No, it’s not your imagination: obesity is contagious. Studies have shown that people whose friends and family are overweight are more likely to be overweight themselves. People tend to base their behavior on that of the other members of their social network. In other words, if everyone at your office is munching doughnuts at the morning meeting, what chance do you have?
More than you think! Because it can also work in the opposite direction. If you adopt healthy habits, the people in your social circle may follow suit.
No doubt about it, it’s easier to be a follower than a leader. Being the lone person at the table refraining from dessert is like being the only one at a party who’s not drinking. It can feel like you’re missing out. People notice. They say things like: “This cheesecake is incredible. How come you’re not having any? You’re so good. No wonder you’re so skinny” (or, worse, “How come you’re not skinny?”).
Honestly, I’ve never known how to handle comments like these, so I usually just smile ambiguously. If I think of a better response, I’ll let you know.
See, neither a snappy comeback nor a health lecture would be constructive here. If we want to steer friends and family in a positive direction, we can start by not making them feel bad about not being “good.”
In fact, don’t even think of it as being good. You’re just doing what works for your body. You know eating sugary junk is going to negatively affect your health and probably make you feel sick later, so that’s incentive enough to avoid it, don’t you think? No need to slap a moral value judgment on top of that.
Here are some other ways to resist the gravitational pull of unhealthy behavior, and draw people into your orbit instead.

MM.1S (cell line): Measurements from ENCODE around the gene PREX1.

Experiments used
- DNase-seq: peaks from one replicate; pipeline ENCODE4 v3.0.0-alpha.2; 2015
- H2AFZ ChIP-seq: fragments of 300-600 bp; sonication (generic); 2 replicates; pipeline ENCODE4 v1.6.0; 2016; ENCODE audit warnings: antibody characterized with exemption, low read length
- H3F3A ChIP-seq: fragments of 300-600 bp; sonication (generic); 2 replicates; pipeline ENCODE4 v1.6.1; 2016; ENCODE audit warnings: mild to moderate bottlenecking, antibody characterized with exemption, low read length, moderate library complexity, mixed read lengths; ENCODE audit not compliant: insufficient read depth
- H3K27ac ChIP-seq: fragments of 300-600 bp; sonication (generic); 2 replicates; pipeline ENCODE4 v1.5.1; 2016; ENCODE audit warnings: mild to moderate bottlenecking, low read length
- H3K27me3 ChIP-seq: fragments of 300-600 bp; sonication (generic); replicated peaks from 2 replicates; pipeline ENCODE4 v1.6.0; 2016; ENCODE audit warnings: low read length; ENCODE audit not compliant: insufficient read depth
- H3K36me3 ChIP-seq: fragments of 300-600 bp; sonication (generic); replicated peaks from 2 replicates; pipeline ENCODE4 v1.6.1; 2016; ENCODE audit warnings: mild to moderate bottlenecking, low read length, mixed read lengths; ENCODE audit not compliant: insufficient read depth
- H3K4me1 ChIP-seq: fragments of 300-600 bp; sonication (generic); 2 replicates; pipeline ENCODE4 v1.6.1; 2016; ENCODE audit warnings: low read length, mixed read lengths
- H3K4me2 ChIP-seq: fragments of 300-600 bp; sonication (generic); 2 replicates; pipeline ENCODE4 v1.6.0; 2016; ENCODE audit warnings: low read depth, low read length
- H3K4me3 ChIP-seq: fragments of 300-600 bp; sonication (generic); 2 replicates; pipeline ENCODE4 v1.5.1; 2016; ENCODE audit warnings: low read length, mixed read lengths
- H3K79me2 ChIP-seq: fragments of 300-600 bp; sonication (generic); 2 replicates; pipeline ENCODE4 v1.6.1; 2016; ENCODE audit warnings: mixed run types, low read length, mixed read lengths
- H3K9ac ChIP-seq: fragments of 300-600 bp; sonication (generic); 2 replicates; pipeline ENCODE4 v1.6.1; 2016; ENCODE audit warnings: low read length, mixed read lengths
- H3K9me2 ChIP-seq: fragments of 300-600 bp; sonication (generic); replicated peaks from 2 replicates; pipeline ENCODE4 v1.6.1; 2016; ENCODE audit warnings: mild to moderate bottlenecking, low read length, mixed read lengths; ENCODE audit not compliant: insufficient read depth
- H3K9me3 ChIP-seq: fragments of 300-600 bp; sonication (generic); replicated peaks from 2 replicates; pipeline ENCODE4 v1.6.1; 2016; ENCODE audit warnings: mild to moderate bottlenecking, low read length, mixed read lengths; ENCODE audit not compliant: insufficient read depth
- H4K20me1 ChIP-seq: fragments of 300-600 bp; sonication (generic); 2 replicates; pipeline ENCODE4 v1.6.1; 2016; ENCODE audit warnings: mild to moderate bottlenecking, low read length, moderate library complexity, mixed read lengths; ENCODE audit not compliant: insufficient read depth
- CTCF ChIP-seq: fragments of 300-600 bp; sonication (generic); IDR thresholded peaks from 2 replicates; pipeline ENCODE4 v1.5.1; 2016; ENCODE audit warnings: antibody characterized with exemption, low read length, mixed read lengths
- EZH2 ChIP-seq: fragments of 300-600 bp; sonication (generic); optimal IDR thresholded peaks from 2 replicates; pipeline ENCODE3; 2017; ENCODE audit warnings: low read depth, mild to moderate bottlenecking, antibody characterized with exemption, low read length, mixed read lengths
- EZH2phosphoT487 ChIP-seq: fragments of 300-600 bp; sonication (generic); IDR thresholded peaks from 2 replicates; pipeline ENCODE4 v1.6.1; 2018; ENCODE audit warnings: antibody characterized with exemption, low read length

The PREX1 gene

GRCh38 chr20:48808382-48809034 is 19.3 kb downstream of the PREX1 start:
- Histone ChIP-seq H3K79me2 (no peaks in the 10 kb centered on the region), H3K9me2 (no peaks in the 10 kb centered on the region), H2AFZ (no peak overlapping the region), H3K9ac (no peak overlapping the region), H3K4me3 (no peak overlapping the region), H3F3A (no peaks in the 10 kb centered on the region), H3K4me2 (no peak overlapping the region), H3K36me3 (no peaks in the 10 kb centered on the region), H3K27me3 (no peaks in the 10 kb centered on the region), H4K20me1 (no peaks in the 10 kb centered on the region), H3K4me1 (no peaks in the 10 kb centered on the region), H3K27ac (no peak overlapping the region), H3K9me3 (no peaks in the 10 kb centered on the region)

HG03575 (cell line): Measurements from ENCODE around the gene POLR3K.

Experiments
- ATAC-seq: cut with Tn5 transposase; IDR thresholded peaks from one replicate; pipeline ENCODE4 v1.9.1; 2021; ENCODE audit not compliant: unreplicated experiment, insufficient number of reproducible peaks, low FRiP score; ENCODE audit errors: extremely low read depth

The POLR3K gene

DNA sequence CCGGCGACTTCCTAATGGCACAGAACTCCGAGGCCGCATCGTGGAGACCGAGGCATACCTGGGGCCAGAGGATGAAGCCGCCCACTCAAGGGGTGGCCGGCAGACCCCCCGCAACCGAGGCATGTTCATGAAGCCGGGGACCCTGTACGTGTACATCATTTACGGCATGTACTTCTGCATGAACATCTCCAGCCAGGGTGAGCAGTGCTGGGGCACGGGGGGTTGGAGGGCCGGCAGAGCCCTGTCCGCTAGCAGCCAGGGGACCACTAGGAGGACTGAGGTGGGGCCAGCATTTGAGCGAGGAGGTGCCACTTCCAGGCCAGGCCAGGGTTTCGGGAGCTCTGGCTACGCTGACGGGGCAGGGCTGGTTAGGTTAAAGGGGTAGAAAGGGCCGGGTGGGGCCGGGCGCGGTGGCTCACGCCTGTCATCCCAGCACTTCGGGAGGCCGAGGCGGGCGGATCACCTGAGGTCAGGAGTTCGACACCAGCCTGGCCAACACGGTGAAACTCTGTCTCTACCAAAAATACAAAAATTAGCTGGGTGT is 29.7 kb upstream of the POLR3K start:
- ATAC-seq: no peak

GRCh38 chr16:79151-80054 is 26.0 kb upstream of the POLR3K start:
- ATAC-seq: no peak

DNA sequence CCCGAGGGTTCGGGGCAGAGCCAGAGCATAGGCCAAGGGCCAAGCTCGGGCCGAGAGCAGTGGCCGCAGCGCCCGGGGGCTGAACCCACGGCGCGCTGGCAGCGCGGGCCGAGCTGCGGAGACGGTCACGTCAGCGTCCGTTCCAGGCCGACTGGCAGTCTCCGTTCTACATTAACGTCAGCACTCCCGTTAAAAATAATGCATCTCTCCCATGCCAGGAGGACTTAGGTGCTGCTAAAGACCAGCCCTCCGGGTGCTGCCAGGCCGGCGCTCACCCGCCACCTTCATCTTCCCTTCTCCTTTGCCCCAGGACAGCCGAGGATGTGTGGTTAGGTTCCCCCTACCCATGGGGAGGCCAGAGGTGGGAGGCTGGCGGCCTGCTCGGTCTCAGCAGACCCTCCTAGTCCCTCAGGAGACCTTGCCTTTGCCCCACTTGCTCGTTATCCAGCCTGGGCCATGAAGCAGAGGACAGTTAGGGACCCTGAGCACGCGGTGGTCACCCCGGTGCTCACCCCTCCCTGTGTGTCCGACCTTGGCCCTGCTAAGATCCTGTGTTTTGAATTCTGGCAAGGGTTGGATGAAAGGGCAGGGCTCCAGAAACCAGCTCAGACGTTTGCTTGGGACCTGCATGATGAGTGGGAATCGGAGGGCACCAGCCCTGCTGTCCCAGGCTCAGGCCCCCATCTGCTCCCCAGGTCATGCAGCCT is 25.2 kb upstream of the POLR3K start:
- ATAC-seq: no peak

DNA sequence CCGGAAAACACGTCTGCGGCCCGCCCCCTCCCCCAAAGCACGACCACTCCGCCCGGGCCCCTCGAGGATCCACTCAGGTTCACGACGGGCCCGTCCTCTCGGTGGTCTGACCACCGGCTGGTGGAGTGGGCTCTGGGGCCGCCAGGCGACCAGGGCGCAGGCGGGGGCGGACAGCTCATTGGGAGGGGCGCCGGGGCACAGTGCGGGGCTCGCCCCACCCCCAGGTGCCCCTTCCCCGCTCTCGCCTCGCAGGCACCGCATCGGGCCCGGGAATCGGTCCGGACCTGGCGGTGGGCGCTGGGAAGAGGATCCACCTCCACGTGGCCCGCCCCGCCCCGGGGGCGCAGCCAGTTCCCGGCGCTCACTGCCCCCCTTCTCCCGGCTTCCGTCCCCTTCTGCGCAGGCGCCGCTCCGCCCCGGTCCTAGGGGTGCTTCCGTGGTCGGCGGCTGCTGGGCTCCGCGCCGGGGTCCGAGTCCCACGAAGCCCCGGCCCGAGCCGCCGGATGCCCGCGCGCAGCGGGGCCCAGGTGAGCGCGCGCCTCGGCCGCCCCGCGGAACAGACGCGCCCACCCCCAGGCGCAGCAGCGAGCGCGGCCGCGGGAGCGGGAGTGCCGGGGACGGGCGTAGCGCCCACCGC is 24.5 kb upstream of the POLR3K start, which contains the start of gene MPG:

Don’t judge your friends’ food choices, even if they comment on yours. Don’t act holier-than-thou, or people will resent you, rather than wanting to follow your example.
Take an active role in food procurement. Become the grocery shopper in your household. If you have a chance to make food decisions for your social circle - for example, if you’re going out to eat or planning a party - make sure there are healthy options. Let people sample the foods you like to eat and see why you prefer them.
Don’t be an enabler. If people want junk food, they can get it themselves. (Really, it’s not difficult.) Sure, sugary goodies are popular, but if you serve healthy eats instead, you’d be surprised how many people will feel relieved.
Secretly tempted to break down and grab one of those office doughnuts? Ask yourself why. Maybe you didn’t eat enough protein or healthy fat for breakfast, and now you’re kind of hungry again. You can inoculate yourself against junk food by eating enough real food beforehand. As I like to tell my health coaching clients, “Ruin your appetite for dessert.”
Occasionally, dessert actually is incredible, sublime, and not-to-be-missed. In these rare instances, save room for a small piece and enjoy. I don’t feel chain-restaurant doughnuts fall into this category, do you?